During recent years, decorating for the holidays has changed a great deal. We have seen traditional, modern and country, color schemes from the good old red and green to pastels, metallics and even an entire house I saw in beautiful shades of purple, and now we are on, or back on, to something else. Natural.
Open any one of those expensive decorating magazines and you will see articles and photographs featuring natural materials. So if we are to be in fashion this winter, we must follow along. And this is a joy to accomplish as well as being easy on the billfold.
You do not need to go to a garden center or florist to find the things you need. Just step outside. You may think that you do not have the right stuff in your backyard, and I would agree you will probably need to beg some materials from family or friends who have woods or at least a number of trees to prune in a good cause.
But for a start, take a fresh look at what you already have, as I did.
In my small yard, I have two sources for greenery - a large arborvitae and a dwarf Alberta spruce.
Then there are the feathery plumes of several varieties of ornamental grass. The callicarpa, or American beauty berry, is loaded with beautiful lavender-colored berries, and the climbing roses did not get pruned well this year and so have a wealth of rose hips to share.
Janet Del Turco is a local gardener and a graduate of the Ohio State University Master Gardener program.
Contact her at firstname.lastname@example.org.
Beyond that, I need to dig out the leftover gold spraypaint from last Christmas. The Rose of Sharon twigs with round seed pods look elegant and expensive with a quick coat of paint, as do the seedpods of coneflowers and other perennials.
Looking at artificial greenery and flowers in craft stores, it often is impossible to tell it from the real thing without feeling the texture, and a combination of the two looks great.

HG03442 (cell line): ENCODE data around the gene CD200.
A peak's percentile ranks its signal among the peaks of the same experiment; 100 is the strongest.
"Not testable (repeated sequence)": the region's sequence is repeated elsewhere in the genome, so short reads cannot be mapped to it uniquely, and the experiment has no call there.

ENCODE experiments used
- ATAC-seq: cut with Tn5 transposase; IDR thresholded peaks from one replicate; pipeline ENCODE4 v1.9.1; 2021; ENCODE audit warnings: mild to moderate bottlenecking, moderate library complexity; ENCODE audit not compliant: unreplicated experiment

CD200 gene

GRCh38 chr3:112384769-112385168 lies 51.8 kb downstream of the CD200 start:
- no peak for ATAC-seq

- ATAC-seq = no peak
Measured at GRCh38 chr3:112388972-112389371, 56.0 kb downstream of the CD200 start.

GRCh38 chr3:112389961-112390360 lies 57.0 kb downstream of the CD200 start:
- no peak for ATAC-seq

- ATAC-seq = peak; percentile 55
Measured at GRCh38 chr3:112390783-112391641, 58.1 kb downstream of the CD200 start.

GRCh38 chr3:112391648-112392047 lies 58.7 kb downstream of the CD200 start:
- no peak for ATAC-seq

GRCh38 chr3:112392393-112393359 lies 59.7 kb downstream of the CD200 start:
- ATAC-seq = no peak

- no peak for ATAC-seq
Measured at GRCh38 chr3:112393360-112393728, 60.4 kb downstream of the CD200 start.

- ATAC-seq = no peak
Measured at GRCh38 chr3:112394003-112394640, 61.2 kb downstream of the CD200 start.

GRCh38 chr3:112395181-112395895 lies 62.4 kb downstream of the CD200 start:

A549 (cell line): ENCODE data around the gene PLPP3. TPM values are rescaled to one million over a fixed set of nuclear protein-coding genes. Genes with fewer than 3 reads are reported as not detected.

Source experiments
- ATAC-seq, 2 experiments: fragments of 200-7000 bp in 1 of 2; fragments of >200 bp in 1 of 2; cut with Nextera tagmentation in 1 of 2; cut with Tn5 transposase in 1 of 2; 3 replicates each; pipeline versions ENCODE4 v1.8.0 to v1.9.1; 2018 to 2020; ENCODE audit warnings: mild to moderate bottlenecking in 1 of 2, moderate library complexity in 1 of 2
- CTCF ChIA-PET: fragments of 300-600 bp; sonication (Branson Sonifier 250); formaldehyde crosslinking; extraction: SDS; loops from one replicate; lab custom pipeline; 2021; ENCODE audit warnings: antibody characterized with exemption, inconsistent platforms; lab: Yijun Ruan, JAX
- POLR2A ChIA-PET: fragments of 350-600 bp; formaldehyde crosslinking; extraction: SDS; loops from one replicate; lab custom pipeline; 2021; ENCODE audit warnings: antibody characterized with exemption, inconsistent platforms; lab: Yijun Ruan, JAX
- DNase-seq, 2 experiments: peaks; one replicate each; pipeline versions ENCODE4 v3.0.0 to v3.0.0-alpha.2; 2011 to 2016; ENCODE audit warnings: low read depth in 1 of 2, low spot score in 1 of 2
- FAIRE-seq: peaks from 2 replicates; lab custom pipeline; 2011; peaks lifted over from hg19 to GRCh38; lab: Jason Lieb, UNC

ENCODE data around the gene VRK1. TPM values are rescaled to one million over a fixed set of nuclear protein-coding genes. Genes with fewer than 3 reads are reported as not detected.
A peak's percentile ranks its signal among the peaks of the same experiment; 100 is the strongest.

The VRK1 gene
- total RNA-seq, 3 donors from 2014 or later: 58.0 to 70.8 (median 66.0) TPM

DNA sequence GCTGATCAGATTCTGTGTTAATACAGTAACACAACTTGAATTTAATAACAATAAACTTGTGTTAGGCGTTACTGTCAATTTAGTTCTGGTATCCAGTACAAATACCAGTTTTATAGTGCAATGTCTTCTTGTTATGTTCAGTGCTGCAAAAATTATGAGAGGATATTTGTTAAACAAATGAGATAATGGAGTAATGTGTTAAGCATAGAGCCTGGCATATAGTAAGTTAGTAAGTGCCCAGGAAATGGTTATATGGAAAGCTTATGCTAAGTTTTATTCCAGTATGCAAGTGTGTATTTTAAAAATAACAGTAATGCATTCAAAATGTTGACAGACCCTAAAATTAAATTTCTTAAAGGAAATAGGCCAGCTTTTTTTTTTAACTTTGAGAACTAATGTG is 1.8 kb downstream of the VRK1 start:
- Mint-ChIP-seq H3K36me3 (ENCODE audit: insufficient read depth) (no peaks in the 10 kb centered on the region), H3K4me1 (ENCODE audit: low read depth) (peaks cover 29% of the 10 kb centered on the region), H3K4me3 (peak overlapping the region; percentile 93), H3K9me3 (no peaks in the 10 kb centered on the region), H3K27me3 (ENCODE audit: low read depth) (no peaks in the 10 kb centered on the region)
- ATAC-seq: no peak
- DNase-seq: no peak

Swags, wreaths, bouquets and other arrangements in rustic containers set the tone for a natural Christmas.
I always buy leftover sprays of red berries in the after-Christmas sales, as I use them in my dining room in large quantities.
After the lights and ornaments are on the tree, I fill every possible space with bunches of berries, just pushing them in everywhere. Swags around the window and a wreath on the door carry out the theme, and real pine garland decorated with even more berries gives a wonderful scent.
This year, I plan to create something to grace the chandelier following the same theme.
Five small twigs can be glued together to form a star, just like the ones teachers scribble on good papers, and a giant twig star laced with berries or rose hips can
replace a wreath on the front door.
My grapevine tree has given up finally after probably 10 years of use in summer and winter. It went out in a blaze of glory this fall when the vines crumbled and came off with the remnants of the scarlet runner beans. But the framework and base are still good, and I think they will look great on the front porch if the support struts are wound with garland and white lights and decorated with artificial fruit.
All kinds of natural material will show the garden is not just a summer event, but it can keep giving through a happy Thanksgiving and a merry Christmas.